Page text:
cherri house, quilter

February 4, 2011

yesterday i posted about a woman, fred shand, who created quilts with a very organic feel to them. non-traditional.

i thought it would be fun to post about the opposite. cherri house is a well known quilter who has written a variety of books, one of which is city quilts, where she takes her inspiration from the city. sometimes when you are walking in and around and through a city, you can forget to stop and admire just how amazing it can be.

cherri has managed to do that, and then put it in a quilt, go figure.


cherri house, city quilts.


indigo blues

February 2, 2011

the indigo dyeing process is long and relies on a fermentation process which differs from that of other colors. it’s no wonder the end result can be so intense and beautiful. it’s one of the oldest dyes used for textiles and is thought to have started in india, but through trade indigo has made it’s way around the world, and has played an intrinsic part in the history of many cultures.














images with thanks to unknown, hand eye magazine, madeline weinrib, unknown, yuimade, unknown.


September 7, 2010

from copenhagen we headed to berlin, a city that i’ve learned so much about, and yet had no pre-conceived notions about what it would be like.  since it’s only been twenty years since the berlin wall has come down, it felt very much like a relatively young city trying to figure out who it wanted to be, which lent itself to many great neighborhoods to explore.  i must admit that i didn’t expect to like germany as much as i did, but in both berlin and munich, we had such a great time.

here are a few pictures from the east side gallery, the part of the berlin wall that has since been painted by various artists from around the world:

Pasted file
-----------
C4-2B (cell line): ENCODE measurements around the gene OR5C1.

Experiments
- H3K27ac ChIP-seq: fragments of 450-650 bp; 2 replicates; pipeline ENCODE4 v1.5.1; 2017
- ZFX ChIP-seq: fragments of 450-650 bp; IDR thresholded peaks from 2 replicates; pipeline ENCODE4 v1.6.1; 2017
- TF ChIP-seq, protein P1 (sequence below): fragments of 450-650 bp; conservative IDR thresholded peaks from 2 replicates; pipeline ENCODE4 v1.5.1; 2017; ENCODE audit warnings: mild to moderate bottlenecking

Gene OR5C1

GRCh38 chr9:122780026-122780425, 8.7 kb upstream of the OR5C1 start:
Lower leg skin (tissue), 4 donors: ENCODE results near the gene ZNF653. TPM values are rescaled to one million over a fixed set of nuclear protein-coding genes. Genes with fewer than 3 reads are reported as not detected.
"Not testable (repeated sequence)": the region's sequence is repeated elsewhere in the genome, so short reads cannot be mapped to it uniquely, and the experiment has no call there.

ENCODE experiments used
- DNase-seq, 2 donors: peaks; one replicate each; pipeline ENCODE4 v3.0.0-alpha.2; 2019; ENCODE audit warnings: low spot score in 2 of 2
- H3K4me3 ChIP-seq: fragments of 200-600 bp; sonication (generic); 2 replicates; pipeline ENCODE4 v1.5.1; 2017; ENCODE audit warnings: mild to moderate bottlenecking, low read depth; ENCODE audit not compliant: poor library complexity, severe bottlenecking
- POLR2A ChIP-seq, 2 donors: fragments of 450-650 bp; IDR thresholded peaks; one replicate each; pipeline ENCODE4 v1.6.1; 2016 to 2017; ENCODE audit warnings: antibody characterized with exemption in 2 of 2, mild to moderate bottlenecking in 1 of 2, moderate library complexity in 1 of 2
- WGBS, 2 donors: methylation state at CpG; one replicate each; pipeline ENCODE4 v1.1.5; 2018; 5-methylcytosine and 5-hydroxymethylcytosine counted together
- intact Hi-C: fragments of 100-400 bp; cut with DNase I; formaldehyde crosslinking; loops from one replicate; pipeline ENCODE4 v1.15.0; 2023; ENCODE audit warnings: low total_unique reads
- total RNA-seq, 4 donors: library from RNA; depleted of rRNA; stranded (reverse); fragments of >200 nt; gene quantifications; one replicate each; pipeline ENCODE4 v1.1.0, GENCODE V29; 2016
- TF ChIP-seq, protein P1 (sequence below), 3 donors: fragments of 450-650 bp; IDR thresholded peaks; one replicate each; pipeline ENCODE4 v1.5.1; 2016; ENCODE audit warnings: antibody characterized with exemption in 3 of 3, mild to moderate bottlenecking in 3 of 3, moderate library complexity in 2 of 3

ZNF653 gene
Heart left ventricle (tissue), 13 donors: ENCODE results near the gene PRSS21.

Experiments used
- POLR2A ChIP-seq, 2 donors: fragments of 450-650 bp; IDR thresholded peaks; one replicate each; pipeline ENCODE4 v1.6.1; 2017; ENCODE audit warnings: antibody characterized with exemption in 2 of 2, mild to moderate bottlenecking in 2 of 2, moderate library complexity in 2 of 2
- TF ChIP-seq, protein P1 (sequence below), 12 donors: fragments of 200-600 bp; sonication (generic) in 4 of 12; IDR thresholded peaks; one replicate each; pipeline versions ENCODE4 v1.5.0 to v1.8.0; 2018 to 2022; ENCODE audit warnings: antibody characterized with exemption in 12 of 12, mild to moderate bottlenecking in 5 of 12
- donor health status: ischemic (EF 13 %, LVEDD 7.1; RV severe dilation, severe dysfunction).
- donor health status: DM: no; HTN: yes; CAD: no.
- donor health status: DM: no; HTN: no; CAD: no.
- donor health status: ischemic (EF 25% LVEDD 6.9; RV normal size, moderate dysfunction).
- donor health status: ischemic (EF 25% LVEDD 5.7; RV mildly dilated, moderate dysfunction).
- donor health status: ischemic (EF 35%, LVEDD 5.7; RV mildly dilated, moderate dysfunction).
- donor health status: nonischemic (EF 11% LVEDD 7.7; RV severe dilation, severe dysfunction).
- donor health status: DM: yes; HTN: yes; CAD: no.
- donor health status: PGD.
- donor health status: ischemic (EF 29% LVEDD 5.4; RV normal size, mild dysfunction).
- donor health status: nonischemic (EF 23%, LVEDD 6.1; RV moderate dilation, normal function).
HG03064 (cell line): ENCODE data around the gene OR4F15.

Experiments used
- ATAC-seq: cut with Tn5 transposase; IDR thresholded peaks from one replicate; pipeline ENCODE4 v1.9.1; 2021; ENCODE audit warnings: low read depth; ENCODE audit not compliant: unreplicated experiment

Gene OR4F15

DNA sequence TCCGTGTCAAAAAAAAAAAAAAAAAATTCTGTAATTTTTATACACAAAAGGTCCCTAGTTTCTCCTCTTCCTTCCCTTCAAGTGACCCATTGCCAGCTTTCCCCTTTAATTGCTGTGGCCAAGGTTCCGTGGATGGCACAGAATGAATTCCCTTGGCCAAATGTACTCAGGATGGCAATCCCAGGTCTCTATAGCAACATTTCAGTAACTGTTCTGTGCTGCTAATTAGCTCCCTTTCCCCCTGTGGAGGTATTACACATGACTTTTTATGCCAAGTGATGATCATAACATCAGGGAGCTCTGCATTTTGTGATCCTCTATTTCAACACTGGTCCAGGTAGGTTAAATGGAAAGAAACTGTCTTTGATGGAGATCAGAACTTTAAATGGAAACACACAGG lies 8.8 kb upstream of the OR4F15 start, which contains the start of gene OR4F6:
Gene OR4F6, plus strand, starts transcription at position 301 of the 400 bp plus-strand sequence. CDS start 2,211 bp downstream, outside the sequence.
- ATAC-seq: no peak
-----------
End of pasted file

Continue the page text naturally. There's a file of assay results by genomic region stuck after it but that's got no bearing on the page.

there are memorials found all around the city, some not as obvious as others, as is the case with the used book sale which happens every day, rain or shine, in front of humboldt university… the site of the book burning during world war two.

and then, there’s the hotel where michael jackson held blanket out the window… which of course i had to get a picture of.

we then headed to nchen (munich) in the south, where we set our clocks by the glockenspiel, watched the deutschland world cup game at the chinese beer garden in the park, and ate sausage, saurkraut and pretzels to our hearts delight.


August 24, 2010

copenhagen really is where you would imagine hans christian anderson to have written his fairytale classics, by virtue of the fact that copenhagen looks like a muted fairytale.

everything from the color to the architecture of the buildings evokes whimsiness.

and did you know that danishes are danish?  they are pretty dane delicious too.

then there is the matter of tivoli, the oldest and most beautiful amusement park in denmark.  you might ask yourself why i would choose to go to an amusement park while in copenhagen…. and the answer is simply because it is awesome.  located right when you exit the train station,  it is really quite exquisite and well kept.  we had an amazing time not only on the rides, but also watching the dress rehearsal for a ballet, as well as numerous concerts scattered around the park.

amsterdam is crazy. when you arrive at the central train station you are dropped off into the midst of trams and trains and canals and bicycles.  oh, the bicycles!

it’s a beautiful town to wander around and get lost in, but it was nice at the end of the day to actually leave the craziness for the calm relaxation of the lake right outside of the city where we were staying.

the city and the surrounding area (and pretty much the whole country) is made up of an intricate system of canals, which we enjoyed on a three hour boat tour into and around the city.  here are a few pictures of our adventures in amsterdam.

we also met some of the most interesting and nicest people in amsterdam.  it really is a city that is aware of, and celebrates, their eccentricities… which was very refreshing.

photos from myself and my traveling companion, katie.

i always pick up matchboxes and matchbooks when i see them in restaurants.  i like noticing the design on the outside, the color of the matches on the inside… and you never know when you will need to start a fire.

none of the matchbooks i have collected look as great as these from a time in eastern europe when needing a light was a little more common.

see more here.

the french look

May 11, 2010

if i could describe the french look in a nutshell, i would use these photographs by romina shaw… as she has managed to capture it so well.  it isn’t anything specific, but rather a feeling that is conveyed with the image.

romina shaw.